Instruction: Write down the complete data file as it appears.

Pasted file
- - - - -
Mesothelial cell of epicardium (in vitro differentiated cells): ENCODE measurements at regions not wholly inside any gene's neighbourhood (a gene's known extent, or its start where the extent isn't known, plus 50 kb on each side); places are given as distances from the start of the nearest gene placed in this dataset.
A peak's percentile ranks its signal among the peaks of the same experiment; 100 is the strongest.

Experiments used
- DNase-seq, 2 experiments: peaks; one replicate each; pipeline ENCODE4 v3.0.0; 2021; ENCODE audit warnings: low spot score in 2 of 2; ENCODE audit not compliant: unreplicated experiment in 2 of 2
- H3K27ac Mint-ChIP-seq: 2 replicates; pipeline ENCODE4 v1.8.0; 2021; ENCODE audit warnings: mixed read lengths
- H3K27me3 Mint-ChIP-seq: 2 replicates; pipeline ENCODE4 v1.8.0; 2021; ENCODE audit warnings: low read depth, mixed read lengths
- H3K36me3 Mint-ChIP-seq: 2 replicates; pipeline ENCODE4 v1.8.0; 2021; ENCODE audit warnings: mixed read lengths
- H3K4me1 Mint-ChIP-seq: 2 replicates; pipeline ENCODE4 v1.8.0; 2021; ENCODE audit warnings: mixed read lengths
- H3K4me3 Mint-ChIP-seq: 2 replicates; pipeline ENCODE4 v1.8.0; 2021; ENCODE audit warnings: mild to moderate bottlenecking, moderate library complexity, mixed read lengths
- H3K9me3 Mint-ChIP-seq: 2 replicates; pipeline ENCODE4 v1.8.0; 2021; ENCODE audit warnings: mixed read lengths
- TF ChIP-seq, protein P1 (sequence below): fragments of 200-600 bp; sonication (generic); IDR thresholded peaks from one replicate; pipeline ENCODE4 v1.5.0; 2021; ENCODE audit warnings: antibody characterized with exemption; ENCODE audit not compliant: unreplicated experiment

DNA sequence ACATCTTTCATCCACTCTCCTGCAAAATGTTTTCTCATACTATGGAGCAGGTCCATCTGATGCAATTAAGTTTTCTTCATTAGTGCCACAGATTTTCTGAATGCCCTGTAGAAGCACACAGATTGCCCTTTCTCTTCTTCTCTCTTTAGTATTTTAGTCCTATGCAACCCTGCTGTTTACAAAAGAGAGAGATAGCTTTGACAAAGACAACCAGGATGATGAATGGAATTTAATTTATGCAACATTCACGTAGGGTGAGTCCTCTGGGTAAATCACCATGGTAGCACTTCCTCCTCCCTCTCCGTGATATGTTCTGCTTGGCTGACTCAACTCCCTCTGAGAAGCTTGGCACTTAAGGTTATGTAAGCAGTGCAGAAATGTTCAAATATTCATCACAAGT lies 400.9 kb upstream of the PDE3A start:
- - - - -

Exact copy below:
Mesothelial cell of epicardium (in vitro differentiated cells): ENCODE measurements at regions not wholly inside any gene's neighbourhood (a gene's known extent, or its start where the extent isn't known, plus 50 kb on each side); places are given as distances from the start of the nearest gene placed in this dataset.
A peak's percentile ranks its signal among the peaks of the same experiment; 100 is the strongest.

Experiments used
- DNase-seq, 2 experiments: peaks; one replicate each; pipeline ENCODE4 v3.0.0; 2021; ENCODE audit warnings: low spot score in 2 of 2; ENCODE audit not compliant: unreplicated experiment in 2 of 2
- H3K27ac Mint-ChIP-seq: 2 replicates; pipeline ENCODE4 v1.8.0; 2021; ENCODE audit warnings: mixed read lengths
- H3K27me3 Mint-ChIP-seq: 2 replicates; pipeline ENCODE4 v1.8.0; 2021; ENCODE audit warnings: low read depth, mixed read lengths
- H3K36me3 Mint-ChIP-seq: 2 replicates; pipeline ENCODE4 v1.8.0; 2021; ENCODE audit warnings: mixed read lengths
- H3K4me1 Mint-ChIP-seq: 2 replicates; pipeline ENCODE4 v1.8.0; 2021; ENCODE audit warnings: mixed read lengths
- H3K4me3 Mint-ChIP-seq: 2 replicates; pipeline ENCODE4 v1.8.0; 2021; ENCODE audit warnings: mild to moderate bottlenecking, moderate library complexity, mixed read lengths
- H3K9me3 Mint-ChIP-seq: 2 replicates; pipeline ENCODE4 v1.8.0; 2021; ENCODE audit warnings: mixed read lengths
- TF ChIP-seq, protein P1 (sequence below): fragments of 200-600 bp; sonication (generic); IDR thresholded peaks from one replicate; pipeline ENCODE4 v1.5.0; 2021; ENCODE audit warnings: antibody characterized with exemption; ENCODE audit not compliant: unreplicated experiment

DNA sequence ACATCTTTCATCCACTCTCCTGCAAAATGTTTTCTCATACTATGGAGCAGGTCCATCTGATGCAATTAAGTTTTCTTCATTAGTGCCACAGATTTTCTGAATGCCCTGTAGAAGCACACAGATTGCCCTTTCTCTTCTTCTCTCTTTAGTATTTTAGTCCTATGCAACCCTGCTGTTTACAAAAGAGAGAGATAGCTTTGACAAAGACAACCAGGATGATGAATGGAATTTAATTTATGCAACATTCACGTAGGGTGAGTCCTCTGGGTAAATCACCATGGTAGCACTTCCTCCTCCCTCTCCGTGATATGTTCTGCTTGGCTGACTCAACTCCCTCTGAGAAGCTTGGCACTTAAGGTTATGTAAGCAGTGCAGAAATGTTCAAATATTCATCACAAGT lies 400.9 kb upstream of the PDE3A start: